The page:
Translating Theatre: ‘Foreignisation’ on Stage
An AHRC Leadership Fellowship Project, May 2016-April 2018
According to the British Theatre Repertoire Survey, in 2013 only 3.2% of all the plays performed in the UK were in translation, and yet according to the Migration Observatory, 12.5% of UK residents are foreign-born, only 80% of the population identifies as ‘white British’ and hundreds of languages are spoken in the country’s schools, especially in London. The lack of diversity in British theatres is highlighted in a 2014 Arts Council England report, stating: ‘It is vital that the arts and cultural workforce becomes more representative of the society it serves’.
This two-year project argues that translation has a key role to play in fostering equality in the performing arts. In order to make British theatres attractive to, and representative of, a more diverse audience, this project proposes to further, and widen awareness of, existing debates on the ethics and politics of translation among practitioners, industry professionals, translators, audiences, students and scholars. At a time when immigration is at the centre of the political agenda and nationalist, anti-European sentiments are on the rise, theatre translation and the representation of otherness on stage can offer a public arena for intercultural dialogue.
Translating Theatre: ‘Foreignisation’ on Stage – the first research phase of the wider project Translation Adaptation Otherness: ‘Foreignisation’ in Theatre Practice – carries out research and public engagement activities that place the politics of translation and the representation of otherness through theatre in the public eye. The research investigates how linguistic and cultural difference can be communicated through translation for the stage.
Translation scholar Lawrence Venuti argues that translation is always already an act of domestication, but champions ‘foreignisation’, an ethical effect on target readers that translators can seek to generate in order to limit the degree to which the unfamiliar is forcibly turned into the familiar, silencing cultural difference. How ‘foreignisation’ is achieved depends on the context in which the translation will be received. A set of discursive and non-discursive strategies – such as the choice of source texts that do not conform to dominant taste and expectations in the target context – need to be considered alongside performance elements such as casting, acting, mise en scène, performance style, design, music/sound, costumes, and so on. Despite the recent academic interest in ‘foreignisation’, theatre studies still lack a debate on what seeking a ‘foreignising’ effect would mean for text and performance, and whether theatre – as opposed to literature – requires a distinctive approach.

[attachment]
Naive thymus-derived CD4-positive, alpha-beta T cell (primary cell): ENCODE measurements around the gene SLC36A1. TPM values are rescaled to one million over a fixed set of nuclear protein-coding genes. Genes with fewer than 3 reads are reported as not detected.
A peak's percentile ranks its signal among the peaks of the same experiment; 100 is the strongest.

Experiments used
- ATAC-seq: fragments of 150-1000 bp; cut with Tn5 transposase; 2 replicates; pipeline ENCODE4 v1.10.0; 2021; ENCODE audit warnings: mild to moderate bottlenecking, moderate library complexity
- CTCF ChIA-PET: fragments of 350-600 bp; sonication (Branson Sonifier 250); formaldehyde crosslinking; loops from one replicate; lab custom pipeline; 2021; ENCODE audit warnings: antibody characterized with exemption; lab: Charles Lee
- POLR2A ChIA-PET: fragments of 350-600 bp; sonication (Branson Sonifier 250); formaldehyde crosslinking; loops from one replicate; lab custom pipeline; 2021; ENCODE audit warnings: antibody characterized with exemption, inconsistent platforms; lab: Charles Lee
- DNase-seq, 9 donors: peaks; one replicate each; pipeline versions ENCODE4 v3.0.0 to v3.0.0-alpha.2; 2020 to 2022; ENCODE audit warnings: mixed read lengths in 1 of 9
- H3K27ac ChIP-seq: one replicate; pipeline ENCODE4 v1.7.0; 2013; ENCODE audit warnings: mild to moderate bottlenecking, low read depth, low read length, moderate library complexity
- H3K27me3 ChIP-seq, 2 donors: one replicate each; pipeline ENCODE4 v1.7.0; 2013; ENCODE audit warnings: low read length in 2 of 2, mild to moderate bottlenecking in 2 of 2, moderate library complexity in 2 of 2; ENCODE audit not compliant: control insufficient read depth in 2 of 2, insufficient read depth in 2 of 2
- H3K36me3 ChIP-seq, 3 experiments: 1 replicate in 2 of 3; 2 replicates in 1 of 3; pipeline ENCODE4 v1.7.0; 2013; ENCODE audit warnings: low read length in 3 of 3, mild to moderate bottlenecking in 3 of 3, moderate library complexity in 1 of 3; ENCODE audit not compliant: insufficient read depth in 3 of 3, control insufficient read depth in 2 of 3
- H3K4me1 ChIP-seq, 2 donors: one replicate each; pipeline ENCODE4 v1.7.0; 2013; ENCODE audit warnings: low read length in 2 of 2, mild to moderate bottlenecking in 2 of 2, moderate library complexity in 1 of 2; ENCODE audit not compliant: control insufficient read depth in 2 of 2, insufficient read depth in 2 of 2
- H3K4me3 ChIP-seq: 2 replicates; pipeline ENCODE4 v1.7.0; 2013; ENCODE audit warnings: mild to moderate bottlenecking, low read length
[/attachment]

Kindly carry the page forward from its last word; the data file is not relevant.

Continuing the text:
Dr Laera and her collaborators have selected three plays for translation by playwrights based in Europe and writing in Polish, Spanish and French – representing three of the most spoken European migrant languages in the UK – and have organised practice-as-research workshops with professional performers and creative collaborators, led by scholar-translators, to test ‘foreignising’ strategies. Dr Laera has also carried out qualitative research during and after the creative process with performers and audiences. Each workshop presented their outcome to the public in the form of rehearsed readings at the Gate Theatre in London in May and June 2016. Each performance was be followed by a post-show debate.
Taking place in the aftermath of the EU referendum, during what is one of the most crucial political debates of recent times, Dr Laera aims to widen the reach the project by working with practitioners and presenting the project in public fora.
See Translation Adaptation Otherness on the Research Councils UK Gateway to Research website.